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Four Key Elements for Successful SaaS Financial Operations

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By Tim McCormick, CEO of SaaSOptics

The importance of subscription renewals in overall business performance today has created opportunities for the CFO role to expand beyond finance to play a bigger part in strategy around customer experience and satisfaction. But, that isnt all thats changed.

With SaaS came real-time data that allows us to make important business decisions with a great deal of accuracy. Audits are easier than ever and we can quickly accurately show potential investors a 360-degree view of business viability. As a result, raising capital is a lot less stressful. And although the benefits of moving to this model are easy to see, understanding the difference between managing the financial operations of a traditional business and recurring revenue model is critical.

Why Traditional Wont Work

Customers often tell us that they wish they knew then what they know now – that traditional reporting, accounting software and approaches aren’t ideal for the dynamic nature of a recurring revenue model.

Buy why not?

Many of the robust finance systems that address SaaS business requirements are expensive and simply out of reach for emerging businesses. So instead, they create homegrown SaaS financial operations by cobbling spreadsheets together with traditional accounting software. I speak from experience when I say that spreadsheets are powerful tools, but are poorly suited for managing a recurring revenue business. Rely on them for too many processes and your financial operations will suffer. Before long, you’re stuck in the spreadsheet vortex and realize you need real-time, consistently defined metrics and lack confidence in the accuracy of your data.

What Will Work

Successful financial operations require these four things:

  1. An understanding of the key performance metrics you should track and why.
  2. A subscription management solution that makes it easy to manage customer financial information and can scale to support the financial operations of your business through every stage of growth.
  3. Quick access to metrics and high-quality financial information for making smart decisions, properly managing your business and raising capital with confidence.
  4. GAAP financials that, when combined with the subscription metrics, provide the insight and financial maturity you need to successfully manage and grow your business, and raise capital.

Metrics That Matter

At a minimum, these performance metrics will provide the visibility you need to understand and optimize your recurring revenue business:

  • Monthly Recurring Revenue (MRR). MRR is a measure of the predictable and recurring revenue components of your business and it’s probably the most important SaaS metric of all because it gives you the operational insight to accurately forecast, plan and measure growth, regardless of the subscription term length. If your business offers both annual and monthly subscription terms, MRR normalizes the varying term lengths that many SaaS businesses end up with over time and allows you to treat data consistently, arguably the most important thing to do when dealing with subscription metrics. Not only do you need to track new MRR, but the ability to track expanded, contracted, expired and canceled revenue is essential to understand the true health of your business.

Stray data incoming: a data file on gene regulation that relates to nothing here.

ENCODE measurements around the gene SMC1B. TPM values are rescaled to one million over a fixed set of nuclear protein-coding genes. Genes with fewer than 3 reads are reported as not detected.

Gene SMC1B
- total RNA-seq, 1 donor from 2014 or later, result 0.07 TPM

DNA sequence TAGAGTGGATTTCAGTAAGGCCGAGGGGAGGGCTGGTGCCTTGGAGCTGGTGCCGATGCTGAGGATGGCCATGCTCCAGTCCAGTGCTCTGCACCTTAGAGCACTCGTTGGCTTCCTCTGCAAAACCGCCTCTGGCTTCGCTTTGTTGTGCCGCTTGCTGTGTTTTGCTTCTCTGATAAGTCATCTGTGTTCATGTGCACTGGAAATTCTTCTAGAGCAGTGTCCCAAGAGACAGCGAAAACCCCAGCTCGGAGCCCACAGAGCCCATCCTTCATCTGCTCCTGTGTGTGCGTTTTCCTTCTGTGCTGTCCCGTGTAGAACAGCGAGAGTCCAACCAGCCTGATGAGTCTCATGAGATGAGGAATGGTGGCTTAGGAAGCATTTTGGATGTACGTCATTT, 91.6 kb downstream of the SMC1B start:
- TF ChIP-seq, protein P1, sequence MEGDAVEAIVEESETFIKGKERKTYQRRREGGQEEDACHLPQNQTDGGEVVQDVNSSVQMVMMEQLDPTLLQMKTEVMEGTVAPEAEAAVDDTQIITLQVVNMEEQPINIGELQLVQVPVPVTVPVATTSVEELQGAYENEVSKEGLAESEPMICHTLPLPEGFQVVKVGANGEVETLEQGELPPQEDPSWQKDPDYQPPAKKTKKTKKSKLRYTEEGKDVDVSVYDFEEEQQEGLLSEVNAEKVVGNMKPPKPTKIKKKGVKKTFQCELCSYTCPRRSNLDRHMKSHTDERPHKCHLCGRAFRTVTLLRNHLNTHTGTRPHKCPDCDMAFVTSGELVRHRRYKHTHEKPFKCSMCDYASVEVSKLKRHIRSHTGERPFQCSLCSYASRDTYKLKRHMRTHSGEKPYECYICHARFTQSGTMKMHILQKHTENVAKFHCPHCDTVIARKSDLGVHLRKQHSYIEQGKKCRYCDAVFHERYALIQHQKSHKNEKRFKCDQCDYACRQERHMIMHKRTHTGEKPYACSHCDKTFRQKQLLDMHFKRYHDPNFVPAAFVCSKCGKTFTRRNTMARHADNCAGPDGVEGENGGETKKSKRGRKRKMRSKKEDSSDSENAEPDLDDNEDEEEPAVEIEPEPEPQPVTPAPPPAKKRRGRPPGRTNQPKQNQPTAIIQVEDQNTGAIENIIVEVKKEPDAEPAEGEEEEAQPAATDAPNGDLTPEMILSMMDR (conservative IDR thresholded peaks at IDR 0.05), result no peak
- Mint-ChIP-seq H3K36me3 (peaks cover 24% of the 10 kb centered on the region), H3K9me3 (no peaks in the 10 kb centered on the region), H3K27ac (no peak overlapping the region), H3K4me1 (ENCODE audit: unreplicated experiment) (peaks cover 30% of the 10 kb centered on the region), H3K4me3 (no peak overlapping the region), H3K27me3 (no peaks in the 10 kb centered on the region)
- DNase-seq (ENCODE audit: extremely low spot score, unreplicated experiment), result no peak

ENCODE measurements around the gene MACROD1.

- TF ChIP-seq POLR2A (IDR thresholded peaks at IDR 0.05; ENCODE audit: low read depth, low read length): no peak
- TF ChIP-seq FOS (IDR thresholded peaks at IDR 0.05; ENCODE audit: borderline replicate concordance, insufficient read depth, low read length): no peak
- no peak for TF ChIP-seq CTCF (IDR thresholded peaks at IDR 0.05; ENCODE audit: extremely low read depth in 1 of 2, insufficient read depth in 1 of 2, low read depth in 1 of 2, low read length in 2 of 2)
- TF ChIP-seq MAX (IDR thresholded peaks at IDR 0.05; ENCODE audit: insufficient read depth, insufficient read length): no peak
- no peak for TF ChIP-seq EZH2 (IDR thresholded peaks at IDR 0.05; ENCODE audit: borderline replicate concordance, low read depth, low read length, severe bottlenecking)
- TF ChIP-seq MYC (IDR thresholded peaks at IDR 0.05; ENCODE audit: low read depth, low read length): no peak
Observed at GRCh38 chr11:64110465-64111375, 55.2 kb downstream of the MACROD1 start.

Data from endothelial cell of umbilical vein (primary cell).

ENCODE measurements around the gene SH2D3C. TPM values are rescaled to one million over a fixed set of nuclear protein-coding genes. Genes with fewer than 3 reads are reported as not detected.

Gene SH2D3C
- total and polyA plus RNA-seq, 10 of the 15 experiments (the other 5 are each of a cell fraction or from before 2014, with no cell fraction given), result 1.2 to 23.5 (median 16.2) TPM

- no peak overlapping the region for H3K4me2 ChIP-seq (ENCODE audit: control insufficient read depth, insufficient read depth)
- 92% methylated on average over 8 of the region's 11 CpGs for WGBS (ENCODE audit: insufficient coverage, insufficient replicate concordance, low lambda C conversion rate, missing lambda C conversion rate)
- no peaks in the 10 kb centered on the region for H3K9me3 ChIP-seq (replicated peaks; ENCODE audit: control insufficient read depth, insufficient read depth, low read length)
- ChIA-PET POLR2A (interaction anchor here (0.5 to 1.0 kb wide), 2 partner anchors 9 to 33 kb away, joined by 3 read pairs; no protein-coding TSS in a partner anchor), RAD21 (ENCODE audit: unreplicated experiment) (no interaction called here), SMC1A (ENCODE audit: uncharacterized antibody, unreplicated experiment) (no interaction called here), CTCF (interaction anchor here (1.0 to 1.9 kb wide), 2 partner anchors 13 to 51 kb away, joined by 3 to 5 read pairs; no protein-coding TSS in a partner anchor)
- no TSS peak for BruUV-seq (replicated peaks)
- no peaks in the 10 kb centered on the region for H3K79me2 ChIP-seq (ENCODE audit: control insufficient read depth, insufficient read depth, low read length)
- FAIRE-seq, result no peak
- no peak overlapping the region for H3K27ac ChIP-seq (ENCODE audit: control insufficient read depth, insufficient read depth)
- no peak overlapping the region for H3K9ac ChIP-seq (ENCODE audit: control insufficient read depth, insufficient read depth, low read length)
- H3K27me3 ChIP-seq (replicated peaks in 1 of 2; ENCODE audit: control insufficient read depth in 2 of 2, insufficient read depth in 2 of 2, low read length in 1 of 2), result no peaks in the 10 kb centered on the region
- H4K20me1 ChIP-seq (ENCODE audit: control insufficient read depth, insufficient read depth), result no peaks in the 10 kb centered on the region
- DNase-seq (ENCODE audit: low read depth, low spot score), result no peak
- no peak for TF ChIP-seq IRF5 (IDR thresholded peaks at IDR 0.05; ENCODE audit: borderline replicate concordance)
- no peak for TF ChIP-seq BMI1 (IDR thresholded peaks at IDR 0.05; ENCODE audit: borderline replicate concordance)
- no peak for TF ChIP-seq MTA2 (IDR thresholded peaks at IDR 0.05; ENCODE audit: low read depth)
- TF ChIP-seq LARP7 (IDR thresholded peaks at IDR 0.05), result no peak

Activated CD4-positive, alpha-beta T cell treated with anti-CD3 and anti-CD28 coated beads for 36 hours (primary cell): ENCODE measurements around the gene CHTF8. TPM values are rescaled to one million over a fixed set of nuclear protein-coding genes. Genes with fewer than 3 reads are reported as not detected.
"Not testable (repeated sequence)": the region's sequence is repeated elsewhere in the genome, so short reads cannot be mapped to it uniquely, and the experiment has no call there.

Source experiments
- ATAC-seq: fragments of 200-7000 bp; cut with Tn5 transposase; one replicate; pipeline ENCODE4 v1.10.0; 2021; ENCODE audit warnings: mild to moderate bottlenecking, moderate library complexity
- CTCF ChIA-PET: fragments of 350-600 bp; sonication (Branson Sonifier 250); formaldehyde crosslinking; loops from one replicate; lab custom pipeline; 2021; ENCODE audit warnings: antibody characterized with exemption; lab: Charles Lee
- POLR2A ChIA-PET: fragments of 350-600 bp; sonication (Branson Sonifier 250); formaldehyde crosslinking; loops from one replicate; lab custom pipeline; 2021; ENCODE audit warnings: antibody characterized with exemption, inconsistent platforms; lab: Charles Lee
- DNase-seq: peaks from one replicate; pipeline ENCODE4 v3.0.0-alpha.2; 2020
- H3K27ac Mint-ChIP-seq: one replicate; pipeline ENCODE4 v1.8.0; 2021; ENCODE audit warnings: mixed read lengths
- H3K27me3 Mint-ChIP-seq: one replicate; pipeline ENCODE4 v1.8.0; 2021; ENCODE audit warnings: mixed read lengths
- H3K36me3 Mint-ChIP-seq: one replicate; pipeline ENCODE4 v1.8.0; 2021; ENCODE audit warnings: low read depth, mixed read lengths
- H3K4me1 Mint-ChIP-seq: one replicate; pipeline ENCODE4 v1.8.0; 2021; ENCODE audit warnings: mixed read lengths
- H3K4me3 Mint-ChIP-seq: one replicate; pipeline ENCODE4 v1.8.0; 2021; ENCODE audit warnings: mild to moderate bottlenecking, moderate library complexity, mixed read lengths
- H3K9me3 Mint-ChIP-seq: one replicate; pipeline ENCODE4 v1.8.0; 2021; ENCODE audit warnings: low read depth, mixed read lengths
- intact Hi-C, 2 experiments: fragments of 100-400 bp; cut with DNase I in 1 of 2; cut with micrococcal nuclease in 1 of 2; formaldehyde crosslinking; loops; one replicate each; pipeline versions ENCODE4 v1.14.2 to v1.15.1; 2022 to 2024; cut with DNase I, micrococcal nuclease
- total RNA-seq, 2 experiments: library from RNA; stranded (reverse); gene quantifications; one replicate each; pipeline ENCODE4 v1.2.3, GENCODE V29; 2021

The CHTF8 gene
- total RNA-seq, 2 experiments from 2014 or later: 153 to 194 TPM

Many of the following metrics are calculated using MRR so its important to get this one right.

  • Customer Lifetime Value (CLV). This is where that change in the CFO role I mentioned earlier comes into play. CLV is the lifetime value of a customer or estimate of the projected total value of a customer over its lifetime. The challenge of course is in the calculation of churn or renewal rate and the average MRR – all inputs into the CLV calculation. So, before you can accurately calculate CLV, you must calculate average MRR and customer churn.
  • Customer Lifetime Value/Customer Acquisition Cost (CAC) Ratio. CAC is another critical metric because it allows you to determine the CLV/CAC ratio. In other words, what you can expect to get in customer lifetime value for every dollar you spend to acquire that customer. You’ll need to calculate CLV and CAC separately to get this ratio. Ideally, you want CLV to be 3 to 10 times higher than CAC. This can also be a very telling metric for VCs because a customer lifetime value that is significantly greater than the cost to acquire that customer, while not completely conclusive, is a good indication that your revenue engine is working and resources are being allocated efficiently.

Moving away from simple profit and loss is inevitable in today’s subscription business and the “single source of truth” that comes with tracking these performance metrics will give you greater insight, allow you to make important decisions on the fly, identify opportunities for growth and respond more quickly to market changes.

Tim McCormick is the Chief Executive Officer for SaaSOptics, affordable and flexible subscription management platform for emerging and growth SaaS and subscription-based businesses. Founded in 2009 by entrepreneurs who lived the challenges of running their own SaaS business, SaaSOptics is the only solution that can scale with a growing business, providing the day-to-day financial management capabilities needed, and the auditing, reporting and analytics that are critical for future growth.

Published on January 22, 2018
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